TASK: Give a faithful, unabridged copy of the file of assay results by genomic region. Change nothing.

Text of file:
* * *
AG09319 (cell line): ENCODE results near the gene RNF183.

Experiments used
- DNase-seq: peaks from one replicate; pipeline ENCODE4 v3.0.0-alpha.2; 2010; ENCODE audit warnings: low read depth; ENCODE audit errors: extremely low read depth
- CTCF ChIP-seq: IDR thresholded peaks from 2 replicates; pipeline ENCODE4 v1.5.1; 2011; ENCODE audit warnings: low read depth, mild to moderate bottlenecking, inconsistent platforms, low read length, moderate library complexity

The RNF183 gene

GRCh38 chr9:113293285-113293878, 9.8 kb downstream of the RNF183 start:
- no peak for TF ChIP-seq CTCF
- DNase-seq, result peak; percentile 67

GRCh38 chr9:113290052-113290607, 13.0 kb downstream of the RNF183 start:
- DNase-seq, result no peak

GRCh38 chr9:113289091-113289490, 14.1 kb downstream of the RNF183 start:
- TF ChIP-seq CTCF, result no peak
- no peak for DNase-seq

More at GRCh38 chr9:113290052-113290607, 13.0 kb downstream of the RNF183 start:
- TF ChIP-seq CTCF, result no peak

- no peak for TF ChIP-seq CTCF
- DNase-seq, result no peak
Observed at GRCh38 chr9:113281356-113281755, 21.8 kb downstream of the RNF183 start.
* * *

AG09319 (cell line): ENCODE results near the gene RNF183.

Experiments used
- DNase-seq: peaks from one replicate; pipeline ENCODE4 v3.0.0-alpha.2; 2010; ENCODE audit warnings: low read depth; ENCODE audit errors: extremely low read depth
- CTCF ChIP-seq: IDR thresholded peaks from 2 replicates; pipeline ENCODE4 v1.5.1; 2011; ENCODE audit warnings: low read depth, mild to moderate bottlenecking, inconsistent platforms, low read length, moderate library complexity

The RNF183 gene

GRCh38 chr9:113293285-113293878, 9.8 kb downstream of the RNF183 start:
- no peak for TF ChIP-seq CTCF
- DNase-seq, result peak; percentile 67

GRCh38 chr9:113290052-113290607, 13.0 kb downstream of the RNF183 start:
- DNase-seq, result no peak

GRCh38 chr9:113289091-113289490, 14.1 kb downstream of the RNF183 start:
- TF ChIP-seq CTCF, result no peak
- no peak for DNase-seq

More at GRCh38 chr9:113290052-113290607, 13.0 kb downstream of the RNF183 start:
- TF ChIP-seq CTCF, result no peak

- no peak for TF ChIP-seq CTCF
- DNase-seq, result no peak
Observed at GRCh38 chr9:113281356-113281755, 21.8 kb downstream of the RNF183 start.